We decided we'd try to find the tamale ladies (another heart-pounding adventure) and we did... right where they were supposed to be, next to the boarded up bus stop on Roosevelt. We both bought a pork tamale for later. Although I admit it was like money burning a hole in my pocket. I wasn't hungry but I wanted to eat that tamale. I did make it about halfway home in the car before I couldn't take it anymore and I dug in. Heaven... very simple with pork and spicy green mole on the inside and tender masa on the outside. It would have been better eaten right away, but we were pacing ourselves, you know.
Next stop -- Filipino bbq -- once you walk a few blocks, all of a sudden you are in little Manila. So bizarre... I had only thought of JH as an Indian mecca... but one block was Guatemalan, next was Ecuadoran, next was Filipino... Jim had suggested we get a sausage at this restaurant (name escapes me at the moment but I grabbed the menu) and as we needed a little sit-down then, it worked out. We were the only gringos in the place and got lots of attention... two girls looking really white, ogling the plates. The sausage was great. All sweet and sour and very charred on the outside. We also had some chicken adobo which was not as good as my own version. Abby ordered a mango juice, delicious, and I got some sort of sickly sweet bubble-gum flavored drink with tapioca pearls and gelatin cubes. It sucked, but it was very pretty. Just way too sweet for my palate... in fact, all the Filipino food seemed to be sweet. Then I looked around and saw that most patrons had multiple cans of classic coke to wash down their meals. I don't know how these people don't go into sugar shock. We did! All of this was accompanied by very very loud Frank Sinatra being pumped into our dining room from a loud speaker. All in all a great new experience for me.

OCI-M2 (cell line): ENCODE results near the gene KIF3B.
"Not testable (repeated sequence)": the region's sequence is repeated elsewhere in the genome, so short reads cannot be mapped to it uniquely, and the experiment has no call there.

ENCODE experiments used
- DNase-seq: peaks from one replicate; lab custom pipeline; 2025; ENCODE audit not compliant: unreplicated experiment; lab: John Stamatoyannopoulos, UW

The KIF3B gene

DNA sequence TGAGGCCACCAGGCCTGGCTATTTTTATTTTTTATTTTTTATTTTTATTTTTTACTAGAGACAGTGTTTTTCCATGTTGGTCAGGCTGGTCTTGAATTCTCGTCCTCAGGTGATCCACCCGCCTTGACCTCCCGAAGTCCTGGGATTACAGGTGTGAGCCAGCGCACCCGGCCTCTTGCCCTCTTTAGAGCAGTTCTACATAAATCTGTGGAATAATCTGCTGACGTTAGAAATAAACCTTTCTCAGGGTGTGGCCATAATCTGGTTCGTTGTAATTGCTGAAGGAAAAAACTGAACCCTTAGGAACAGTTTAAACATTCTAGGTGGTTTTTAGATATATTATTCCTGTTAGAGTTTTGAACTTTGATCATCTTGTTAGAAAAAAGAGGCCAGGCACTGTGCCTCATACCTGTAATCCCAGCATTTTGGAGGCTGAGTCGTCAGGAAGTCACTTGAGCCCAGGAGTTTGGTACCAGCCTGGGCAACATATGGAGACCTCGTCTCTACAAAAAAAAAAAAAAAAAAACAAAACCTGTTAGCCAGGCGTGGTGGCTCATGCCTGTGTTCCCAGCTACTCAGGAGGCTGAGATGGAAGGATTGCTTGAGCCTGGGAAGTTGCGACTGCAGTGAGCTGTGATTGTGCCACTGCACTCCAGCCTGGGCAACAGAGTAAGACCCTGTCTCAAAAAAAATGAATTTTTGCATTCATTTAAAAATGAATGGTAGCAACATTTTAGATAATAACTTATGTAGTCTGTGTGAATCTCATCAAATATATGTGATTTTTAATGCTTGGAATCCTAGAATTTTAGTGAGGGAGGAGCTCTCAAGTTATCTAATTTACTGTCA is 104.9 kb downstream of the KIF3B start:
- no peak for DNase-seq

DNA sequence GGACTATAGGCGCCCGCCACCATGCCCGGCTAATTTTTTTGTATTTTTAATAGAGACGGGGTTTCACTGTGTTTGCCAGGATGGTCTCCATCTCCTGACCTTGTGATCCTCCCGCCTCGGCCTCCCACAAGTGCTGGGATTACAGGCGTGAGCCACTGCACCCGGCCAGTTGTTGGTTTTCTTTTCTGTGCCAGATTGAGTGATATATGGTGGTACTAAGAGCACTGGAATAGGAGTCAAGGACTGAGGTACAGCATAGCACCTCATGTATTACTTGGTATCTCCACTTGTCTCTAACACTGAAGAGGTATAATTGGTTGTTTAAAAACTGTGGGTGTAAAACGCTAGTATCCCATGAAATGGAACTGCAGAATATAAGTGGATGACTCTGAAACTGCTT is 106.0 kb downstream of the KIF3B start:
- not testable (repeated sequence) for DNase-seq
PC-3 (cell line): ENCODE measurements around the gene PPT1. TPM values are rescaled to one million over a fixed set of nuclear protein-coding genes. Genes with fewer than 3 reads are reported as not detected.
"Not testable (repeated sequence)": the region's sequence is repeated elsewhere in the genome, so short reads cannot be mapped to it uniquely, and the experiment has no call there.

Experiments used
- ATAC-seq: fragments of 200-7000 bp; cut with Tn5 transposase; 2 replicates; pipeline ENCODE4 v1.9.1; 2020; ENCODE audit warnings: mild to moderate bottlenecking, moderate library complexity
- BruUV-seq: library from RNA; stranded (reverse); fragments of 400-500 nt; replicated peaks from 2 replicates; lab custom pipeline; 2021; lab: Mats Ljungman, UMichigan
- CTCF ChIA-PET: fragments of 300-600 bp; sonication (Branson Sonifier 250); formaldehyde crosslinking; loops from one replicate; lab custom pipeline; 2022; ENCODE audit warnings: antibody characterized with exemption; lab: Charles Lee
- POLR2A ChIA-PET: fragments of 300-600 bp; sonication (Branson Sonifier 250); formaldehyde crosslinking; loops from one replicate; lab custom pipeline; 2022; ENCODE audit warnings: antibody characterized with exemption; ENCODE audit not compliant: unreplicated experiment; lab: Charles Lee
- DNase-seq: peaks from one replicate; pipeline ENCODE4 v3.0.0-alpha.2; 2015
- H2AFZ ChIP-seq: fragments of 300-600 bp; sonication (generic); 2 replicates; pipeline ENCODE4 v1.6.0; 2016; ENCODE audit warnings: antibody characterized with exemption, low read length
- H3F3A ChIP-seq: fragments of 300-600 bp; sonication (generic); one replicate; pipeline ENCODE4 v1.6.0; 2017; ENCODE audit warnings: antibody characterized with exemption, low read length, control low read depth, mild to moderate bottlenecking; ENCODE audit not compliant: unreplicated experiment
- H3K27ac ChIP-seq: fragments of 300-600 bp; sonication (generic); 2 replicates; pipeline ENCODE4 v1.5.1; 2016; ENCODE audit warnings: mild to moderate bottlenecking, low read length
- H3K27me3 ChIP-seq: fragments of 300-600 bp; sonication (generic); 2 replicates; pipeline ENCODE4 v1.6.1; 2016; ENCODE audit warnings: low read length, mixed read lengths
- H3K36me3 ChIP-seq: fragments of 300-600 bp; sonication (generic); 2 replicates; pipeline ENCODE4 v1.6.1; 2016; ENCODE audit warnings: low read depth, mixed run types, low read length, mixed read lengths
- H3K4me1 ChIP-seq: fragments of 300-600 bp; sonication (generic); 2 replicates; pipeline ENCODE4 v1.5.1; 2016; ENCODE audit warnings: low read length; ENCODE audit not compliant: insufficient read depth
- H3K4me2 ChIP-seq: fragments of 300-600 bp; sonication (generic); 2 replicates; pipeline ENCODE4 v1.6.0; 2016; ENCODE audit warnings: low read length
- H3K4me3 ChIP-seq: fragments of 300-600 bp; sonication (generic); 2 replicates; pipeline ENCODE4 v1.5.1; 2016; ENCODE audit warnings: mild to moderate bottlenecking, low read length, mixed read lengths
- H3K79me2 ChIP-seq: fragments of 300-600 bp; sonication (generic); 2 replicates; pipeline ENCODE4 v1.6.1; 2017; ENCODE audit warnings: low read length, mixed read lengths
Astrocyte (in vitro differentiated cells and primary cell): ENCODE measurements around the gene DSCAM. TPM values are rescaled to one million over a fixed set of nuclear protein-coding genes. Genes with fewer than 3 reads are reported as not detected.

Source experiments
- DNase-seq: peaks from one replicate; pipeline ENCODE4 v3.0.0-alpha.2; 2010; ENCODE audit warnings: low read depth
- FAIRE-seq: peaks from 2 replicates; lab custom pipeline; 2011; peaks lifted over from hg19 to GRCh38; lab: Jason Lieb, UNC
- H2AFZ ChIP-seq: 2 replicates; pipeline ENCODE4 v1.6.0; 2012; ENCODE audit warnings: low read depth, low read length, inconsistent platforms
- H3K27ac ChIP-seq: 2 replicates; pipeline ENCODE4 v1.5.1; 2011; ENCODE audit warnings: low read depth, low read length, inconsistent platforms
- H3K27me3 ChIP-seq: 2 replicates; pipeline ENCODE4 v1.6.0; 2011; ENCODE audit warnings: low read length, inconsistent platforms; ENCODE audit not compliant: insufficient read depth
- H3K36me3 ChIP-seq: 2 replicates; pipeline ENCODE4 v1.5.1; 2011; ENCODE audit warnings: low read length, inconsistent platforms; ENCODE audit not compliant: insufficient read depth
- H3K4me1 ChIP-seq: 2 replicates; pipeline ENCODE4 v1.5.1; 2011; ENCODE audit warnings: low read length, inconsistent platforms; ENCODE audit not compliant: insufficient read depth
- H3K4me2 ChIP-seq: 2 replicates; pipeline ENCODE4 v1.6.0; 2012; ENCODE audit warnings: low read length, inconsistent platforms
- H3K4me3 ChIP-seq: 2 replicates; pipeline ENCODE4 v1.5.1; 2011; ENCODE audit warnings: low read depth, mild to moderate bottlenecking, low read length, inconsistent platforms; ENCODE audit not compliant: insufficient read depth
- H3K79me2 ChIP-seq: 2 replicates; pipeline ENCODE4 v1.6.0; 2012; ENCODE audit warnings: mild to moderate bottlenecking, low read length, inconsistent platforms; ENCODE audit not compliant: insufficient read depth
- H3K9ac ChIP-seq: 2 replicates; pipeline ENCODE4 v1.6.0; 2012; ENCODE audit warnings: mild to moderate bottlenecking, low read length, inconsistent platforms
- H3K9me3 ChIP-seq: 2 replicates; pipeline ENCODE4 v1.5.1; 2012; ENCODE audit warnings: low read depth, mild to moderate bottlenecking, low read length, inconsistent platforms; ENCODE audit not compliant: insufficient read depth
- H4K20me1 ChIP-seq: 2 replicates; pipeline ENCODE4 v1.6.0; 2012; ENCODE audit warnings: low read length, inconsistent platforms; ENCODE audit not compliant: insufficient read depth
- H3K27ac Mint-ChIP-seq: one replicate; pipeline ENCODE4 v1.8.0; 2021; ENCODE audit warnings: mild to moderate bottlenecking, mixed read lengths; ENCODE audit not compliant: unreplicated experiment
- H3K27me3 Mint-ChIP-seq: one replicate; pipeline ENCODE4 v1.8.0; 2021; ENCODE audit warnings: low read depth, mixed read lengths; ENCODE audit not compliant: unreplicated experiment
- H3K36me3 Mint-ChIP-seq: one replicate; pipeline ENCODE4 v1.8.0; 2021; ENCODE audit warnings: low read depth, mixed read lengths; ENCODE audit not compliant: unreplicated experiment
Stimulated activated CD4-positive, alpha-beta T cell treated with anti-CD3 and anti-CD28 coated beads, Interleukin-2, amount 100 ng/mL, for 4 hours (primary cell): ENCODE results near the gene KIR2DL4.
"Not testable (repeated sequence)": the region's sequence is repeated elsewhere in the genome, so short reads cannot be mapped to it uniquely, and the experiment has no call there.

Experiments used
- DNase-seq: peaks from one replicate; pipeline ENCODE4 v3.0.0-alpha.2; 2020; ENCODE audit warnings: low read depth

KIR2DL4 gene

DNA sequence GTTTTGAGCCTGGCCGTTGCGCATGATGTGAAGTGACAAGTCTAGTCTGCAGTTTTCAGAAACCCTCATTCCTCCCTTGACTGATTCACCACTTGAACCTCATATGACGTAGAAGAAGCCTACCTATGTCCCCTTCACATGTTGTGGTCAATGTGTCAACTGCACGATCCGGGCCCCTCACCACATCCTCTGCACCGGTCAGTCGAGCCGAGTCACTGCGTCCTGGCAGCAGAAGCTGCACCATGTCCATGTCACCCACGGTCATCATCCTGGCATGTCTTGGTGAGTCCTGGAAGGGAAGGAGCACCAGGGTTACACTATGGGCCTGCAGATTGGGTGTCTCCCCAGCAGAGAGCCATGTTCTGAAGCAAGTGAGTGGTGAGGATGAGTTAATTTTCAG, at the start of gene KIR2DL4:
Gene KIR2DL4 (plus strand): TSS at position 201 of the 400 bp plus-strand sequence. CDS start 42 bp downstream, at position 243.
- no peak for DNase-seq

Back to the food....We stopped into Sripaphai and they didn't have any anchovies or little crabs to take away, just mainly sweets. We declined and walked around a bit more. We decided to get off the main drag to find some chorizo a few long blocks away. By this time the humidity was bad and we were hot and in sugar shock so we were sad to find the Spanish shop was closed. We wandered back via a street fair that boasted the typical second-quality underwear, socks, faux Kate Spade bags and MAGNETS... and these were in the shape of food. Well, suffice to say we bought some magnets in the shape of food-stuffs. They are a pleasing reminder of my JH crawl.
When I reluctantly had to get back in my car to get back, I had a full belly, a sugar rush, some amazing Indian snacks, and multiple magnets. It was perfect!
The next day I had the great fortune to sample some treats from Myers of Keswick, British food purveyor in the Village. They make the most excellent sausage rolls, cornish pasties, and Scotch eggs -- which are hard boiled eggs with a sausage shell and a crumb coating. It was only the traffic that got in the way of scoring bialies from Kossars like I did last time... on recommendation from chowhound.
If I lived in your fair city I would be 300 pounds. Thanks Abby and the rest of you who posted your finds. We Boston hounds stand in awe of your culinary riches, clams aside.